Starting Stance Eyes on target (catcher’s glove) Heel of your feet on the rubber Elbows close to the body and relaxed Feet no more than 8 inches apart
Rocker Step Take SHORT rocker step, if rocker step is too long than balance is lost. Weight on the ball of the rocker foot
Pivot As the foot pivots the shoulders turn Weight should be transferring back to pivot foot (for righties right foot, for lefties left foot). Back leg should be SLIGHTLY bent, this means not locked out.
Leg Lift or Balance Position Leg lift should be in a shape of an “h”, common mistake kids make is there foot is under there butt which forms from the waist down a “p” As leg is lifting the eyes should be towards home plate. The leg lift must not be rushed, but nice and controlled. Often kids rush to and through this point loosing balance The pitcher must be balanced at this position If the pitcher is not in control (balanced) of his body than he will not be in control of the ball
Hands Seperation The hands separate a SPLIT SECOND after the leg starts going down If the pitcher is too late breaking his hands than this can create arm drag which creates injury (a late hand break results in the pitcher missing high) The hands should separate between the belt and chest Once ball is taken out of glove do not let ball go below the back hip After hands separate the leg lifted goes DOWN THEN OUT. A lot of kids leg lift goes out towards home then down and that’s backwards.
Power T Position Fingers should remain On top of ball Ball should not be facing pitcher Distance between 2 feet is called stride. The stride length should be no less than 80% of your height. If possible 100% of your height Front glove should be up (like fence). The arms should be flat (looking like a table)
Power T (front) Front glove up looking over front arm (looks like your looking over fence) Weight still on back leg Front foot, knee, hip, and shoulder are all closed. From this position we are ready To throw. If glove is low than most likely your front shoulder will open early (causing your shoulders to move side to side)
Weight Transfer After our glove is up we transfer our weight from our back leg to our front leg. We should land on the ball of our foot. To get maximum velocity our back leg should push off the rubber and our back hip should turn (pop) towards our target We start to tuck our glove to our chest. We do this by bringing our elbow to our hip. Front leg should be bent, which will allow our weight to keep moving forward. Back foot should start rotating around. Basically our laces should be pointing towards ground
Throw Front chest should be over our front knee Glove tucked to chest Front foot slightly open. The front foot will open on its own. Don’t tell pitcher to open his front foot because this will cause the foot to open prematurely. The foot opening is the last thing to happen before ball is thrown. Laces should start to point down (sorry there not in this photo)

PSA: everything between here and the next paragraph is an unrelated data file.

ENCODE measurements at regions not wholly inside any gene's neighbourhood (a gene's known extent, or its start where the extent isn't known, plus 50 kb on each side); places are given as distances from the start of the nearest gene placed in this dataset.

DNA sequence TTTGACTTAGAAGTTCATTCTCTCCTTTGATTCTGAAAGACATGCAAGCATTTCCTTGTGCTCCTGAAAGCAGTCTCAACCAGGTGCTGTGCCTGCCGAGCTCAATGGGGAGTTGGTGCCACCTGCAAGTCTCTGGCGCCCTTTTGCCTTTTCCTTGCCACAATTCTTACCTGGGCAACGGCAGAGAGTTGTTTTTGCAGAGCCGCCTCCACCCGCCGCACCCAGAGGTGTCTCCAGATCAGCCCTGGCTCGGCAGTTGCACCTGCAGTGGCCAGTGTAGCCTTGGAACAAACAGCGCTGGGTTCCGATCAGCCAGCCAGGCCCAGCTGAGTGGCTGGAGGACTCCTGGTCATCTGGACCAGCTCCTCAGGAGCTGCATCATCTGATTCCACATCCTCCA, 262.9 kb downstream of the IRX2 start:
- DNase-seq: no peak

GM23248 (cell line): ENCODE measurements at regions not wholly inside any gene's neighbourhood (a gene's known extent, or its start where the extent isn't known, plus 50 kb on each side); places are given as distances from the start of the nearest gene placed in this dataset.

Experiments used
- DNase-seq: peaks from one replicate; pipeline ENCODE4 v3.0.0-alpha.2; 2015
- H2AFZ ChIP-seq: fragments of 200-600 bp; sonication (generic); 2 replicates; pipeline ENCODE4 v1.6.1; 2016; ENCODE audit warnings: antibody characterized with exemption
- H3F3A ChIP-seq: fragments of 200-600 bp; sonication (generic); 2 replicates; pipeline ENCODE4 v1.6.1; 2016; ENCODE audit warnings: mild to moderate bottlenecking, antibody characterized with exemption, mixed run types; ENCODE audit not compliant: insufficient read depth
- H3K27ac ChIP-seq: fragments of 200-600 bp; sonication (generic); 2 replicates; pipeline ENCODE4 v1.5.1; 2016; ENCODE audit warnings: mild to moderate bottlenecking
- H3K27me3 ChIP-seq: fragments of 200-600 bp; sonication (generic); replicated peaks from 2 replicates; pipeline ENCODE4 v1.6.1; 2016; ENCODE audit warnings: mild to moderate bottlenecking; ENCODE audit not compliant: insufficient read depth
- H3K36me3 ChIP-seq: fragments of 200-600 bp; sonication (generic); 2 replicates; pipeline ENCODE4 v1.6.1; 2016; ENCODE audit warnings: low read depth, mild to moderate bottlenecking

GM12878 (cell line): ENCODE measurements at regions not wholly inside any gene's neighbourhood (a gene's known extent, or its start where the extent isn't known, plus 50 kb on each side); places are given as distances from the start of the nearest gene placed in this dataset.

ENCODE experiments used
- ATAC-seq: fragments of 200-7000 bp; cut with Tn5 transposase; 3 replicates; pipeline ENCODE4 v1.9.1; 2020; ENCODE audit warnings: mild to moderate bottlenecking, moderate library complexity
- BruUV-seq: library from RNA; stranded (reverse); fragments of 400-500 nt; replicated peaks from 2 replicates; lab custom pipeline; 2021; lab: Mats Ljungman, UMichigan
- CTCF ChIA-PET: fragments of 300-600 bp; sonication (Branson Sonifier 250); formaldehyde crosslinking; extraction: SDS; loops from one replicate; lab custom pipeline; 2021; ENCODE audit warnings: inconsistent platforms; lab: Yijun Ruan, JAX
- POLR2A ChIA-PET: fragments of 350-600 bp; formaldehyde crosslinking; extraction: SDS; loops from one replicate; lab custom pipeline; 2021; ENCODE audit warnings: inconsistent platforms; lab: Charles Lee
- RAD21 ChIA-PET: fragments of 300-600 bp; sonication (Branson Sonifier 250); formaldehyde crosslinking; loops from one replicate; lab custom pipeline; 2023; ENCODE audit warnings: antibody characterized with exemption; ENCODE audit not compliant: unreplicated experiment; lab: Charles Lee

Throw (Front) The elbow is as high as the shoulder. The front foot and back foot are on a straight line towards the target Face is going towards target.
Throw The ball should be released in front of the body (out front)
Follow Through Once ball is thrown and the laces are pointing down the back leg will come up. The arm is long out front going down towards the knee, not to the side towards the glove.
Follow Through Position On the follow through the back is bent and we are low to the ground. We are now in what you would call a fielding position.
Summary All though I broke the pitching steps down step by step we should not throw robotically going step by step The pitching delivery should be smooth and in control. Once we start to throw our arm should be fast out front.
The Stretch The stretch position is used in leagues where there are leadoffs. The stretch position is an art. Our goal out of the stretch is to disrupt the runners timing, but more importantly to throw strikes We want to be quick out of the stretch. We want to be a 1.35 (seconds) or better to home We can time a pitcher from his first movement (his foot lift) to when the ball hits the catchers glove. Although time is important its not as important as the pitchers ability to throw a strike.
Before we step on the rubber… Before we even step in front of the rubber We must put the ball in our hand. The reason for this is in case we need to make a throw we have the ball in our hand and we are ready to. DO NOT take signs from catcher unless in front of the rubber. If you take the signs from behind the rubber it is a balk (against the rules). If a balk is called on the pitcher than the runner is rewarded the next base (runner on 1se is awarded 2nd, etc.)
Stretch This is the position where the pitcher gets the signs from the catcher. Lefties are facing 1st baseman, righties Have there back toward 1st baseman.